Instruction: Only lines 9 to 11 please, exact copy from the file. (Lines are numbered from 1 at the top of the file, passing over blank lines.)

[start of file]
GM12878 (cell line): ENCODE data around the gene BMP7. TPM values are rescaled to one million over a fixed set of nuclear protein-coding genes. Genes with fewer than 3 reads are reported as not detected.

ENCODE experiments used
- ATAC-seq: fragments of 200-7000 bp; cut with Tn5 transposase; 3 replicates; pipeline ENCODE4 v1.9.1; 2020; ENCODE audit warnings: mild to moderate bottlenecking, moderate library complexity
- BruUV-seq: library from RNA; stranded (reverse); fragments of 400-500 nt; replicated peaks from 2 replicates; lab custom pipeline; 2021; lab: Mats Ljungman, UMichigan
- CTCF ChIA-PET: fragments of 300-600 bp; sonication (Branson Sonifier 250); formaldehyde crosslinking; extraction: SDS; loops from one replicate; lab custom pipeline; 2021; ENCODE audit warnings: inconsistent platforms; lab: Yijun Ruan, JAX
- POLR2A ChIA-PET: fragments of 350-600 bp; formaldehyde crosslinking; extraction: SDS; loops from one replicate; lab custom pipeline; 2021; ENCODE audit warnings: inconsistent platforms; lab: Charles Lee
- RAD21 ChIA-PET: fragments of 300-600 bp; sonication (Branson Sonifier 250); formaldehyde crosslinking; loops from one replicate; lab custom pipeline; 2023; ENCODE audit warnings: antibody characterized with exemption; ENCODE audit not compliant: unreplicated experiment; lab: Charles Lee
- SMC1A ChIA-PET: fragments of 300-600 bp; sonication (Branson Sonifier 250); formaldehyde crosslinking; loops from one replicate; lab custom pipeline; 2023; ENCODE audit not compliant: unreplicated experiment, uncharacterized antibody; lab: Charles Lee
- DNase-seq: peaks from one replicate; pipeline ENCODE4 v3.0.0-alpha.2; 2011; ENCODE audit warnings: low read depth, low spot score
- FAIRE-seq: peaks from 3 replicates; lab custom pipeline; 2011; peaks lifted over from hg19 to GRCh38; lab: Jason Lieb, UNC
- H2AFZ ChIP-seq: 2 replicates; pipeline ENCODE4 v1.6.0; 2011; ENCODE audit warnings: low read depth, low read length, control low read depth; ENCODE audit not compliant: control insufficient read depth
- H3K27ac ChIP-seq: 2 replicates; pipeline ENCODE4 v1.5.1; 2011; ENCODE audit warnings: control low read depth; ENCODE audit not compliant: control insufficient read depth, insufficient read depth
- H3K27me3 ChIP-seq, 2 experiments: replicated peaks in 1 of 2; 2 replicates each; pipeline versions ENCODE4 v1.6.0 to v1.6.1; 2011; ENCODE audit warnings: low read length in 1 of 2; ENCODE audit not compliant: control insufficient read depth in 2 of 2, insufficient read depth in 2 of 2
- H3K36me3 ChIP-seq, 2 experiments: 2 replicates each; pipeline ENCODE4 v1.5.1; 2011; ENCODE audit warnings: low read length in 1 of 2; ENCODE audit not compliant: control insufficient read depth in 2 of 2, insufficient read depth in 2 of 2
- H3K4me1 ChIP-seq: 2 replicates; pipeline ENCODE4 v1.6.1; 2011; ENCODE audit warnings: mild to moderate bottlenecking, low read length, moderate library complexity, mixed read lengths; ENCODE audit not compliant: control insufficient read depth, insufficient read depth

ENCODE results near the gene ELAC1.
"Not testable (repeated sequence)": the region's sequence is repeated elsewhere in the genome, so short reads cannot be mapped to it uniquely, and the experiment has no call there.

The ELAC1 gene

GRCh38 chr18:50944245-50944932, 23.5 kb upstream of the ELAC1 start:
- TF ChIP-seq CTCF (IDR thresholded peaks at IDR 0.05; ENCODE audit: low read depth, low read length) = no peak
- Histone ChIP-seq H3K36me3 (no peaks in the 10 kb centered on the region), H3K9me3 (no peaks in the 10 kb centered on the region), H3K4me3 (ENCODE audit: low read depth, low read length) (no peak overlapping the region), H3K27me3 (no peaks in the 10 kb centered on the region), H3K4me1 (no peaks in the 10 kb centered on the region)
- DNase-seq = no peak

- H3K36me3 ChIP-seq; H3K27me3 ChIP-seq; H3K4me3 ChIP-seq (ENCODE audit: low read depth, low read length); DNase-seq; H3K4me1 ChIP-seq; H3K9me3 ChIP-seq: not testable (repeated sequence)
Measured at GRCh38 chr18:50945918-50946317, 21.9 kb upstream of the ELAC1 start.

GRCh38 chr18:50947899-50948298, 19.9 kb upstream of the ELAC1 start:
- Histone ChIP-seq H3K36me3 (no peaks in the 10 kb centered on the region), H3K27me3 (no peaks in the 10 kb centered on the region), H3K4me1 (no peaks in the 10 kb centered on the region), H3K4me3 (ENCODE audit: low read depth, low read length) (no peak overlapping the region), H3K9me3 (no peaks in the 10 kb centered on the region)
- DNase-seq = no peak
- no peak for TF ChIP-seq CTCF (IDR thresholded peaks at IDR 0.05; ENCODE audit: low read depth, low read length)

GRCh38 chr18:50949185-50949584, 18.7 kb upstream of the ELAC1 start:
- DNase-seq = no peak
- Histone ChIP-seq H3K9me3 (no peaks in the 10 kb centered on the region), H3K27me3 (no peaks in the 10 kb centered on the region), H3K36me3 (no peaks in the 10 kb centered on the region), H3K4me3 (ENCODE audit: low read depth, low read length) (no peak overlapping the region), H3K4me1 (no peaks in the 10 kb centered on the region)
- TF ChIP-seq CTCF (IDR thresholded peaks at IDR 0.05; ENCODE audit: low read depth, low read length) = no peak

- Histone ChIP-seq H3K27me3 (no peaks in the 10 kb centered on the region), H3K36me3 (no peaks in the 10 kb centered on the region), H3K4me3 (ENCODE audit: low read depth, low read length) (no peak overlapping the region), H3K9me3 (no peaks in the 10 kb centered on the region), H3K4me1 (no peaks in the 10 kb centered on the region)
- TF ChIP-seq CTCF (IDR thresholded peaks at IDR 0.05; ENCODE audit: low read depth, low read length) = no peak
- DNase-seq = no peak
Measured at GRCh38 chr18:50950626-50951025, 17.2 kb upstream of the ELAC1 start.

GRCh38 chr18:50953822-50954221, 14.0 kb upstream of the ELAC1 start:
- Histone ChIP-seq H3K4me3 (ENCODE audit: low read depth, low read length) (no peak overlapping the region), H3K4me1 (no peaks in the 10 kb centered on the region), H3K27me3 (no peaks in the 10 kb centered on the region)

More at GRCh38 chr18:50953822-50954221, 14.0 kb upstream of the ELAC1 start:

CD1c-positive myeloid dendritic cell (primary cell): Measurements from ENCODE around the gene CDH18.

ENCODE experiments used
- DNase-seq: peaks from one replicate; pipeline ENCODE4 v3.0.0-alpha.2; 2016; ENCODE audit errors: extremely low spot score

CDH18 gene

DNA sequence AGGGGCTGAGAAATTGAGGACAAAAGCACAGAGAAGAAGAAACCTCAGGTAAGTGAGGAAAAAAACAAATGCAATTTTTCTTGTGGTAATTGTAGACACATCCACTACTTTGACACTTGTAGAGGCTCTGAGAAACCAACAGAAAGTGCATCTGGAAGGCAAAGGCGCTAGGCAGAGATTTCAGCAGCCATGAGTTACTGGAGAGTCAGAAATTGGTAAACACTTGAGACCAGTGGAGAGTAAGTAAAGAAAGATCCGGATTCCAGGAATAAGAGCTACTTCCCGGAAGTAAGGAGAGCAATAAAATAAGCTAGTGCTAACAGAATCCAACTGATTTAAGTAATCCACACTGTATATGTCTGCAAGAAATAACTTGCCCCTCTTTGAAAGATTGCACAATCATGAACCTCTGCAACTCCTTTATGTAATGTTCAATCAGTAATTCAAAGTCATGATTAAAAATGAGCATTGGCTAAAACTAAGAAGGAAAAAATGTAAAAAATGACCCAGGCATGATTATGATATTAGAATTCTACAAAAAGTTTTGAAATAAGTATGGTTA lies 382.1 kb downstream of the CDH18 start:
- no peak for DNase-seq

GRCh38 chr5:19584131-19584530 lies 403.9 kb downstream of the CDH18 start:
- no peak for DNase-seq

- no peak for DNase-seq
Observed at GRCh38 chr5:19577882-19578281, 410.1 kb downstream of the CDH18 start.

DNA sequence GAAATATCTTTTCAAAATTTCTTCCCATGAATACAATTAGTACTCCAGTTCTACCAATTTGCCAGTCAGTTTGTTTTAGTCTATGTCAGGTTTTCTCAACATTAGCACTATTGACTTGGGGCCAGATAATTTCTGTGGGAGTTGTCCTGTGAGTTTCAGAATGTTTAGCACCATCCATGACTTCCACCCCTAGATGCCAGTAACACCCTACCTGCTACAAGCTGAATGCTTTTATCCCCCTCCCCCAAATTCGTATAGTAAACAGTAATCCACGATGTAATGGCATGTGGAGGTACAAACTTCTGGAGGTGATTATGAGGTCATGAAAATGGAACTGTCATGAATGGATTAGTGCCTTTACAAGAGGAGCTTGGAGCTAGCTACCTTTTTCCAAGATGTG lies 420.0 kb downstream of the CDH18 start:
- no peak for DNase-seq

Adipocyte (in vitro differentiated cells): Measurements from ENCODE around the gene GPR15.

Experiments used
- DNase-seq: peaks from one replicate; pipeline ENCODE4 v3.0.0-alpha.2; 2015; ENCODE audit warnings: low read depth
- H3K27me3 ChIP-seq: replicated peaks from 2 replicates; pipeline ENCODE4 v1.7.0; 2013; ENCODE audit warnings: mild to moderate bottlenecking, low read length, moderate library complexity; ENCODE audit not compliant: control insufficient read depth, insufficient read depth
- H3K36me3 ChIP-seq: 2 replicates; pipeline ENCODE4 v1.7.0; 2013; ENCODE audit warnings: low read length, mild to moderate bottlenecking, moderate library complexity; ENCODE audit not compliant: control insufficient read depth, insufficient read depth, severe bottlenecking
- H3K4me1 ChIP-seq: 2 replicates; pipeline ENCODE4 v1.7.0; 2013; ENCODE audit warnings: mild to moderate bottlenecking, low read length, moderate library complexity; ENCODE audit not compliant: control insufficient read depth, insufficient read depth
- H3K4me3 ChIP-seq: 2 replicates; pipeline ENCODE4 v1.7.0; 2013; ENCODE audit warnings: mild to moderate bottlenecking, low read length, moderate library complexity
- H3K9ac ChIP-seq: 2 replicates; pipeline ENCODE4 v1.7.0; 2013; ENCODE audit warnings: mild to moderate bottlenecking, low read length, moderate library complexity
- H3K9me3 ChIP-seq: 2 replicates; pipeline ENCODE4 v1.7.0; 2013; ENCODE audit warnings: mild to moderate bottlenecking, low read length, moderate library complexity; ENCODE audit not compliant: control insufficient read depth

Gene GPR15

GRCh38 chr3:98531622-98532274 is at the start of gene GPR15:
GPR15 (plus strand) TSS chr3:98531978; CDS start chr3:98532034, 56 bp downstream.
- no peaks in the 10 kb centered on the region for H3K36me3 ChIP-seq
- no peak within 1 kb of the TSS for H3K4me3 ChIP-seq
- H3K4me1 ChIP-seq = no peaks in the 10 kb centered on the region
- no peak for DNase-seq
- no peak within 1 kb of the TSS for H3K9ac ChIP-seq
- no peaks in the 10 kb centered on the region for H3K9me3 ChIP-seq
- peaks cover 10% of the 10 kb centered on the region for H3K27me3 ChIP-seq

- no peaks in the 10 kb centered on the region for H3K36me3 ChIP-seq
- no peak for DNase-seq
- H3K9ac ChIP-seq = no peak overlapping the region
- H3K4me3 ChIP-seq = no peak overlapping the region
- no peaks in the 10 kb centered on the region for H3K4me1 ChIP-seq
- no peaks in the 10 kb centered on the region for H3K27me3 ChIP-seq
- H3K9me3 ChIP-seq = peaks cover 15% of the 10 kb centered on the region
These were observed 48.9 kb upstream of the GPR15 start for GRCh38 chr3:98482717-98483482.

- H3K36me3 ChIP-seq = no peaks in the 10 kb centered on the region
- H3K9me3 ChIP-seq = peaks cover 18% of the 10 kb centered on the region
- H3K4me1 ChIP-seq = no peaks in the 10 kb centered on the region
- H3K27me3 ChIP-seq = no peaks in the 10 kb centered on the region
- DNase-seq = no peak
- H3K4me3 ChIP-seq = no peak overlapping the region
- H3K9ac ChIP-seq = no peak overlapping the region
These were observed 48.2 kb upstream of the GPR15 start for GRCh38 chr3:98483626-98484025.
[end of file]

- DNase-seq: peaks from one replicate; pipeline ENCODE4 v3.0.0-alpha.2; 2011; ENCODE audit warnings: low read depth, low spot score
- FAIRE-seq: peaks from 3 replicates; lab custom pipeline; 2011; peaks lifted over from hg19 to GRCh38; lab: Jason Lieb, UNC
- H2AFZ ChIP-seq: 2 replicates; pipeline ENCODE4 v1.6.0; 2011; ENCODE audit warnings: low read depth, low read length, control low read depth; ENCODE audit not compliant: control insufficient read depth